Thankfully, the artificial colours and fake flavours once associated with RTD’s – particularly those of the bottled variety – have been left in the past, driven by demand for craft cocktails beyond the traditional bar setting. We may not be drinking them in a bar, but we want the same experience, says Deano Moncrieffe, co-owner of east London bar Hacha. “Consumers want a cocktail that is familiar in name but uniquely hand-crafted with a point of difference, much like our bottled Mirror Margarita,” he explains. It’s crystal clear, he explains, but tastes like a classic Margarita – “with all the flavours you would normally associate with that cocktail”.
The RTD market also presents an opportunity for distillers to present their signature serve as they envisage it. With canned serves increasingly dominating shelf space in the RTD sphere, distilleries across the country are going all-out to capture the essence of their signature serve and double down on the latest drinks trends. As such, nailing the flavour profile has wider implications.
It’s a Margarita but colourless, how is that possible?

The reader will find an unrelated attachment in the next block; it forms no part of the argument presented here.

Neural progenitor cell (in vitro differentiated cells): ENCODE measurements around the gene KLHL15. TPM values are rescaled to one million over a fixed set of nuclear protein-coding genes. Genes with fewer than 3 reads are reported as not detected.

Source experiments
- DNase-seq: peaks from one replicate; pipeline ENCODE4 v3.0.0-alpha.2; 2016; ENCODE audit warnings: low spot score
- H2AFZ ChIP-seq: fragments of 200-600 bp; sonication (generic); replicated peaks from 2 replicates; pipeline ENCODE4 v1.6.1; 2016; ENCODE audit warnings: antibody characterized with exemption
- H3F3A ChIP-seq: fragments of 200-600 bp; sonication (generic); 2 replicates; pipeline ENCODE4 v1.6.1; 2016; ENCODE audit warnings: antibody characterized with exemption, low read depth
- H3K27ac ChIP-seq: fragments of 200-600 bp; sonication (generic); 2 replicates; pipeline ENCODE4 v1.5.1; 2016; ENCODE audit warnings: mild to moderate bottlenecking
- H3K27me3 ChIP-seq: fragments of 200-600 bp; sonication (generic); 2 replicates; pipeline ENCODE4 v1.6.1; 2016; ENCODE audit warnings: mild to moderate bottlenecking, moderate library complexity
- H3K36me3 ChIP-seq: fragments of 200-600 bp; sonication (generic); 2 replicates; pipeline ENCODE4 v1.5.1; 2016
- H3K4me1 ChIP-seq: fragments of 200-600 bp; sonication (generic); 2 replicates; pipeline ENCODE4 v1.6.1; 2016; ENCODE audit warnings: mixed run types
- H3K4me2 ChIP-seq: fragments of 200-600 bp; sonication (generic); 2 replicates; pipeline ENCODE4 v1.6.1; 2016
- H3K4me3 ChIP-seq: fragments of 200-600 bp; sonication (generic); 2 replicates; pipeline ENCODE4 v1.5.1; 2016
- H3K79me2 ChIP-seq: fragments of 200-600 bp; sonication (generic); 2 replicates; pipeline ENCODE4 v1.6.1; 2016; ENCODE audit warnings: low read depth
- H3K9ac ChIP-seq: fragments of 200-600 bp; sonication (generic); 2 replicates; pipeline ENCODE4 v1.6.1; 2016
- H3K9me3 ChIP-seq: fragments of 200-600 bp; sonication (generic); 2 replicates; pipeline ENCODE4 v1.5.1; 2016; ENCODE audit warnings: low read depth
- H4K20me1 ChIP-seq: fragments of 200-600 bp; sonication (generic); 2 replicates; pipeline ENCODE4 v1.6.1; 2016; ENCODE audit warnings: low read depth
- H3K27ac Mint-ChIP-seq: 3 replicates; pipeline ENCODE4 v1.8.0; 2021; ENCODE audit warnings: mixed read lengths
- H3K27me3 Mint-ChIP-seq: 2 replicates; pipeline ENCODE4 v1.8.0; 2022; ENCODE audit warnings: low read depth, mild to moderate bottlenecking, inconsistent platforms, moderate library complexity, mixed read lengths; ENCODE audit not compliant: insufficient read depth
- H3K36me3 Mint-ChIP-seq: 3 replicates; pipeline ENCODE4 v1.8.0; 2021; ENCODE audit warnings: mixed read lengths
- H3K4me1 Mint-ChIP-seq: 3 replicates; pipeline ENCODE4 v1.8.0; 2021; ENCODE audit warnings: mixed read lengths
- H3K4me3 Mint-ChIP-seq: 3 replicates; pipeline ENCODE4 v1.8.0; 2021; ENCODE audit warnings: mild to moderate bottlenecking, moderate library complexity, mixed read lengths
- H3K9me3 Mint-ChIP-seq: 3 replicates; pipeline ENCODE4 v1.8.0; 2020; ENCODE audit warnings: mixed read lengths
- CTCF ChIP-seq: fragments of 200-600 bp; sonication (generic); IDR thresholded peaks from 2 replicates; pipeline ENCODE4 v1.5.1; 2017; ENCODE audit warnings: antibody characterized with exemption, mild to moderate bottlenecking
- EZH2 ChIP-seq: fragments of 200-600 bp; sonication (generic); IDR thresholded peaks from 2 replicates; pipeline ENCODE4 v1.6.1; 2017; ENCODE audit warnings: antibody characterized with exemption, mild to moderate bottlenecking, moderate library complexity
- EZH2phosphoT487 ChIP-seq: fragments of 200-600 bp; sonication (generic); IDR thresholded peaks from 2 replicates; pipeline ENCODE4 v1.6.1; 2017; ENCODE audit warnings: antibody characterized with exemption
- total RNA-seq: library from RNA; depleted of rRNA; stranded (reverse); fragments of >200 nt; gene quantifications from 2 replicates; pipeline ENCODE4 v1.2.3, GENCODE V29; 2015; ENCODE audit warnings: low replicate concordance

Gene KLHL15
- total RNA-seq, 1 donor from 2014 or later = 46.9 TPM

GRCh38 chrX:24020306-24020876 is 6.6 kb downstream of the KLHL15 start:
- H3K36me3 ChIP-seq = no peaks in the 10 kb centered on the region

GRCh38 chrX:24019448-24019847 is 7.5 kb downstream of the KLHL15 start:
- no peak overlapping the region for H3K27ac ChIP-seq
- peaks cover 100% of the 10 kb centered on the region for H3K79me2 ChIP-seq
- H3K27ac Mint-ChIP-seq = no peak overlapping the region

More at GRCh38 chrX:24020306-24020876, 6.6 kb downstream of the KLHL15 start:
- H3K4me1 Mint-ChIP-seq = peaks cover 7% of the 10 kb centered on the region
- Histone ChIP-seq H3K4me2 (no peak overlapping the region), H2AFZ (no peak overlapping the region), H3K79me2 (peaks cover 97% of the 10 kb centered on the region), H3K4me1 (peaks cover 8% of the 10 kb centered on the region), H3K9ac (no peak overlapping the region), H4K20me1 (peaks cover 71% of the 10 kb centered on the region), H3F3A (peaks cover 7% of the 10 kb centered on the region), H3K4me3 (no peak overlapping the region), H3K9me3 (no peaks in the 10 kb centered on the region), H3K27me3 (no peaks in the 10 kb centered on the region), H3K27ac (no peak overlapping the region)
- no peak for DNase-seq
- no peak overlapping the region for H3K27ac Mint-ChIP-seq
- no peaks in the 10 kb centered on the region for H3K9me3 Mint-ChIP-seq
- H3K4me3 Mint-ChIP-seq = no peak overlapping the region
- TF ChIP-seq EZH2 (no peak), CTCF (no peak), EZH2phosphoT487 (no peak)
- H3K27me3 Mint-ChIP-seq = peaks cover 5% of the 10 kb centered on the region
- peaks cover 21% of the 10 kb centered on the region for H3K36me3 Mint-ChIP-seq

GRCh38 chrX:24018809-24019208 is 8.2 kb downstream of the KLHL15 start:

“We have the ability to include more natural ingredients and interesting flavours,” says Victoria Miller, on-trade and prestige sales manager at Scotland’s Eden Mill, which is currently developing and expanding its RTD range – the latest addition being non-alcoholic Eden Nil. “The correct, or ‘perfect’ serve is important, particularly in a new category such as this,” Miller adds.
Pre-mixed can also be hive for experimentation, with a shift towards more innovative flavours and profiles, says James Law, co-owner of Longflint Drinks Company. But it has its limits. “The G&T rules the roost for good reason; unlike many cocktails it’s a straight spirits and mixer offering and that makes it perfect for the format,” he continues. “It’s really hard to capture the magic of an Espresso Martini or Mojito in a can.”